I also agree with Matilda -- lentils, and grains, and all that other yummy stuff.
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Daniel Rogov

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Re: Culinary Poll #17: Cause for Thanksgiving?

by Daniel Rogov » Thu Nov 20, 2008 1:48 pm

Avi, Hi....

You would have to do a great deal more than being a vegetarian to get "booted off" from our little forum. I have long said that I fully understand how and why one can become a vegetarian because of ethical reasons. Indeed, I actually take to heart (albeit not enough to act on it) that if God gave us dominion over the animals it was not with the thought of eating them but of caring for and nurturing them. It also goes without saying that there can be no argument whatever if one is vegetarian because of health related reasons.

My problem in this case is turning to tofu not as tofu but as a look-alike/passer-for turkey. I believe that a creative cook can do wonders with fruits, vegetables, eggs and dairy products. I also believe in the old adage that in my book prohibits look-alikes: "If it is like an egg it is not as good as an egg".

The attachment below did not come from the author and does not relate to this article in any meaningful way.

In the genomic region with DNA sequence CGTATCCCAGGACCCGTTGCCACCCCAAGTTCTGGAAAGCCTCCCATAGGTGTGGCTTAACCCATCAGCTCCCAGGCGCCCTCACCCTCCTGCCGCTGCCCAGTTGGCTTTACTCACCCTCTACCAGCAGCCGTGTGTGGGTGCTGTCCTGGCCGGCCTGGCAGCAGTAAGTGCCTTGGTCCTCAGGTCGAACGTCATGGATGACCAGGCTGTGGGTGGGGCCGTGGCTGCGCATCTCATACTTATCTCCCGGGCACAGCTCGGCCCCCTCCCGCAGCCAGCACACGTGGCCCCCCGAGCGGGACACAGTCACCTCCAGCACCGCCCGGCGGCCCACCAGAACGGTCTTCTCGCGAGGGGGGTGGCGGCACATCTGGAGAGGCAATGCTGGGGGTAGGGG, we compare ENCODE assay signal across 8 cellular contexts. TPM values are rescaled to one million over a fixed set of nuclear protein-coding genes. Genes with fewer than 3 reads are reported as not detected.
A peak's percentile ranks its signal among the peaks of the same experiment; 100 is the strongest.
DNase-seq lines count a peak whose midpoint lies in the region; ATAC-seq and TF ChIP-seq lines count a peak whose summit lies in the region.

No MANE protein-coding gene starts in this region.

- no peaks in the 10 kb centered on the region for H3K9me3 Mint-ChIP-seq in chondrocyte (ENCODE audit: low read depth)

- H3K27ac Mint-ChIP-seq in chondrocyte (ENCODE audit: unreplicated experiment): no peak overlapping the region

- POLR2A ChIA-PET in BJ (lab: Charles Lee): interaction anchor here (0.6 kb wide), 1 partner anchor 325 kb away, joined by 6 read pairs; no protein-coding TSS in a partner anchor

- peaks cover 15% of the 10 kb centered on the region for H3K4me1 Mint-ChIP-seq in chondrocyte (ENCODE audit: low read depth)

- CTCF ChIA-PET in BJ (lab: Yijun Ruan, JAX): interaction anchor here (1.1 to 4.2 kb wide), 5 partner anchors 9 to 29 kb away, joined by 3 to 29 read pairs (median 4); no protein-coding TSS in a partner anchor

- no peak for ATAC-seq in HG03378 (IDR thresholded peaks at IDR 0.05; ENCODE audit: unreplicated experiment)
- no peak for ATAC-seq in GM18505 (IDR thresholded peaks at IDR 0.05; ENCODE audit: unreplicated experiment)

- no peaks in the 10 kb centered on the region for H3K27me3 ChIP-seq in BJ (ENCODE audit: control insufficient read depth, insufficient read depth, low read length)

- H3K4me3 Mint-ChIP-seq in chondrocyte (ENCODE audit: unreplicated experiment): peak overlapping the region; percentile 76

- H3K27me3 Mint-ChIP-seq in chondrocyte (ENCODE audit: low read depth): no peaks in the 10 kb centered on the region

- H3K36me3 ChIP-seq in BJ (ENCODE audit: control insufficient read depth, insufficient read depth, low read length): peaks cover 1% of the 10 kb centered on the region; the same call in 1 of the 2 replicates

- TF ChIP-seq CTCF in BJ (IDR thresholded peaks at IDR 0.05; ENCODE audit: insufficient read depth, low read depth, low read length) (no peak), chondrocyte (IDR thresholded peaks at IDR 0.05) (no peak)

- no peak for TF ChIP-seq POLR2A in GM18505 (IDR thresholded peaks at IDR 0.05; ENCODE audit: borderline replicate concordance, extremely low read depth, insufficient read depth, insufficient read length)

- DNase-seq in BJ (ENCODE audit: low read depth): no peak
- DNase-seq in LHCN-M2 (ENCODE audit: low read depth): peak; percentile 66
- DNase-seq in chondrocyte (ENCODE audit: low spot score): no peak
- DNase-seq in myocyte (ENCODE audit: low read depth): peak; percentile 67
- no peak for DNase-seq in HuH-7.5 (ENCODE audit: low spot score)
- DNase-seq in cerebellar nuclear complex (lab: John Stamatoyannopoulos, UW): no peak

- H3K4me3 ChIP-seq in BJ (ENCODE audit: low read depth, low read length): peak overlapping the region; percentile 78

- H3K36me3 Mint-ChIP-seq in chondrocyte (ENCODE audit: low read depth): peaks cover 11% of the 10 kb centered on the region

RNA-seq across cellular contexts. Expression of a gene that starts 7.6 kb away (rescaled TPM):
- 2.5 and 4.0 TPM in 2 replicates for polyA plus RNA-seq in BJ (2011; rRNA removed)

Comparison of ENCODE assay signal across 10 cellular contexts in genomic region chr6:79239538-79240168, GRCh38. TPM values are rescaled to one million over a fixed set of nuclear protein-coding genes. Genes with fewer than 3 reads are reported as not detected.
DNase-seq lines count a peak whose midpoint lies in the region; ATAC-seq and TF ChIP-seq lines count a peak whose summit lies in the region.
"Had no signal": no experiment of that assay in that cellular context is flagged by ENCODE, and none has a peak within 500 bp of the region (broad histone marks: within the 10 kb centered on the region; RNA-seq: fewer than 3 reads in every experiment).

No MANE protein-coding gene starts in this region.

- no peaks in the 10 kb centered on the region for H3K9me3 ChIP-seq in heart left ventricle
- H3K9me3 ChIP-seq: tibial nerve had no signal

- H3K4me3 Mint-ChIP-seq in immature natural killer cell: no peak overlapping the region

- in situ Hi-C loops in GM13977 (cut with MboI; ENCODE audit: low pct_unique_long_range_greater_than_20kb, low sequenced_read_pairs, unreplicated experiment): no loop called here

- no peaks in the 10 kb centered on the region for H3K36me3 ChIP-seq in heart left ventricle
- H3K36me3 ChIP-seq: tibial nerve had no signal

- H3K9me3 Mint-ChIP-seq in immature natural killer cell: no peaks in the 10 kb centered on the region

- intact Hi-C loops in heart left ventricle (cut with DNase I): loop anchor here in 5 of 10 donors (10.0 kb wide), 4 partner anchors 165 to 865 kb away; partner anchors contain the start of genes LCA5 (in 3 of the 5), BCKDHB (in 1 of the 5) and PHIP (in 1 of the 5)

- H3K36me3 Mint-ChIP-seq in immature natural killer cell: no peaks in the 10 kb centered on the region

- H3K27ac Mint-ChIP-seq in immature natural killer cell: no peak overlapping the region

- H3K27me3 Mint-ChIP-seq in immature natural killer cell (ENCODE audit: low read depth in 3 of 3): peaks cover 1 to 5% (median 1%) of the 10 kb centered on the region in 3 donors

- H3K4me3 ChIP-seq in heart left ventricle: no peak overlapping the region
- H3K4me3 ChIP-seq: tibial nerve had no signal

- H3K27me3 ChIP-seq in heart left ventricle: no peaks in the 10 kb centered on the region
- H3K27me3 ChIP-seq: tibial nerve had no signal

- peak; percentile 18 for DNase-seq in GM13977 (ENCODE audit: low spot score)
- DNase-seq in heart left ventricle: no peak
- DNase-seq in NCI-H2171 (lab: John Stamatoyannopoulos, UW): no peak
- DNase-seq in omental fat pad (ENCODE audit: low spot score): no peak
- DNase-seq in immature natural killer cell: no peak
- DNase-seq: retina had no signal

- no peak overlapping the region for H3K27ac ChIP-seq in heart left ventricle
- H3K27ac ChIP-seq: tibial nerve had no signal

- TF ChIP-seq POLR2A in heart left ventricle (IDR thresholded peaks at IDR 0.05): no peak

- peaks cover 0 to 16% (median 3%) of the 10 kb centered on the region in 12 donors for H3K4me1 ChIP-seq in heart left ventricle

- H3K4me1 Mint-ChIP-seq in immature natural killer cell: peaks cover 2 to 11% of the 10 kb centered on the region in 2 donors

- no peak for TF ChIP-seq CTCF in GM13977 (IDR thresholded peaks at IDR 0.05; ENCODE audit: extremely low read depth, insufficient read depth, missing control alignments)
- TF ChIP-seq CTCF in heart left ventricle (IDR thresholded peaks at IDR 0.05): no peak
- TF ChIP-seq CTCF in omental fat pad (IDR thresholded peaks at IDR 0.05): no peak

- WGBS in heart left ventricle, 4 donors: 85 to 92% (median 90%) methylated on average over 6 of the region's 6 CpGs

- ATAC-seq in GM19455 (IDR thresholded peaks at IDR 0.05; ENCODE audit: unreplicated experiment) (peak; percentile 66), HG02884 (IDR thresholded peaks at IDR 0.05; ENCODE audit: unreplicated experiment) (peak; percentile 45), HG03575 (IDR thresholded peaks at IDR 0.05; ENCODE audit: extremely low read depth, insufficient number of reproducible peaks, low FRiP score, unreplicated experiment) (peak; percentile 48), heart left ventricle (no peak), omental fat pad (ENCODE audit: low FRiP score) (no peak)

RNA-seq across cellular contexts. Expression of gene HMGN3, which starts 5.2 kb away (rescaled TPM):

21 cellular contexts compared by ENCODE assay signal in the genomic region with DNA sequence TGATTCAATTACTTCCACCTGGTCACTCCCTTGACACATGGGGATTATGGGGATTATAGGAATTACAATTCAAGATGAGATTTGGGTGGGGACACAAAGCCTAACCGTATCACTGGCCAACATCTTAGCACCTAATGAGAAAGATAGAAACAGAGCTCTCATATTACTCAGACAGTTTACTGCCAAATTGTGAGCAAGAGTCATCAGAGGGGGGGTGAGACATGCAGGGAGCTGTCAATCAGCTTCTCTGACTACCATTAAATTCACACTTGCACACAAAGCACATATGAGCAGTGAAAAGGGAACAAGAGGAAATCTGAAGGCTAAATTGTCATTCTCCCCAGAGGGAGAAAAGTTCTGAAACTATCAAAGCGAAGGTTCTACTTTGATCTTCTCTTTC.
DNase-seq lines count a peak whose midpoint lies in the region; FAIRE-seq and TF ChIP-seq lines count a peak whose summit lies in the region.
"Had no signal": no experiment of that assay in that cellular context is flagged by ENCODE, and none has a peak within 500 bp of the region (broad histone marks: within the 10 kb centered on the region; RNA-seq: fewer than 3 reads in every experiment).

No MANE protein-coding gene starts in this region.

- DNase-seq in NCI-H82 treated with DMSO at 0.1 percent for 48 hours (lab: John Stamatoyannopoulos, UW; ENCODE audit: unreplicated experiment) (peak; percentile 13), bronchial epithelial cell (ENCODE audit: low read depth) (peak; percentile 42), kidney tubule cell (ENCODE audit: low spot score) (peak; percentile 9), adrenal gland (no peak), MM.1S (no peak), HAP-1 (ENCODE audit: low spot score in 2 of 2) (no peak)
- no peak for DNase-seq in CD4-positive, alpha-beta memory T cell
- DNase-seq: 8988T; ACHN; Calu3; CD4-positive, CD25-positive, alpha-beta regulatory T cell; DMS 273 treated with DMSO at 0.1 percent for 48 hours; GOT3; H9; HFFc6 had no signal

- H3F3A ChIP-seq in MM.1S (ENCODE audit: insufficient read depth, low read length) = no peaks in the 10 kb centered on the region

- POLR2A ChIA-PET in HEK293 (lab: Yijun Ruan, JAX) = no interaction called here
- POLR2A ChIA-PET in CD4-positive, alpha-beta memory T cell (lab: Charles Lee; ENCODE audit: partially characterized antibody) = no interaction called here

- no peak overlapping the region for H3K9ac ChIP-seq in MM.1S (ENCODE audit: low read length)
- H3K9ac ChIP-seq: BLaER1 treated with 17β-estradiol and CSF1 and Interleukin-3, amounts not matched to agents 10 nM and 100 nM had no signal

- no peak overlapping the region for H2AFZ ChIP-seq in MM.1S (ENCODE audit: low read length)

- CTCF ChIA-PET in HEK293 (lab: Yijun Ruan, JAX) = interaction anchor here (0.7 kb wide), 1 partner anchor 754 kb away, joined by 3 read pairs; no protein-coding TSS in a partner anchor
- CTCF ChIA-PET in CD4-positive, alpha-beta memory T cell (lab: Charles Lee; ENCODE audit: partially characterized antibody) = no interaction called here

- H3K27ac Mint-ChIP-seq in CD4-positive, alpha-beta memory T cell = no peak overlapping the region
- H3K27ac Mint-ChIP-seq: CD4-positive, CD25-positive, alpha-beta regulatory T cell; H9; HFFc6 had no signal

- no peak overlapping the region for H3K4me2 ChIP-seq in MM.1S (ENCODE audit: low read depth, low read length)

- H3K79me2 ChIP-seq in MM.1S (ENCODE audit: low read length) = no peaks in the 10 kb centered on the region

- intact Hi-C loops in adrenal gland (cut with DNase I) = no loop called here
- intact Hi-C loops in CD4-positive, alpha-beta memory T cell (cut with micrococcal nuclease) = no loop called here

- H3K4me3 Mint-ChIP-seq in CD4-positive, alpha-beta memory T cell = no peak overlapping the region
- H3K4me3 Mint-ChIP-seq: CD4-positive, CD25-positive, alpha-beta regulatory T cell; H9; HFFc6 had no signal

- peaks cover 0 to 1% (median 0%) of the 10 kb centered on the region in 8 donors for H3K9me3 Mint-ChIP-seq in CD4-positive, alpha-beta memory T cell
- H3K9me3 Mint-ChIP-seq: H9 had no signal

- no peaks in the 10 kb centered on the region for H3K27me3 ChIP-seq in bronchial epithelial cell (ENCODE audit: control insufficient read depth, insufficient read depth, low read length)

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Avi Hein

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Re: Culinary Poll #17: Cause for Thanksgiving?

by Avi Hein » Thu Nov 20, 2008 6:52 pm

Daniel Rogov wrote:Avi, Hi....
My problem in this case is turning to tofu not as tofu but as a look-alike/passer-for turkey. I believe that a creative cook can do wonders with fruits, vegetables, eggs and dairy products. I also believe in the old adage that in my book prohibits look-alikes: "If it is like an egg it is not as good as an egg".


Ah, of course and to that I agree, a good cook can make plenty of good other foods besides Turkey for Thanksgiving. But, in the association with the holiday of giving thanks and turkey, I think the Pilgrims or whomever really celebrated the 1st Thanksgiving were really copying from the Jews, where the Hebrew word הודו (hodu) means both "thanks" and "turkey!"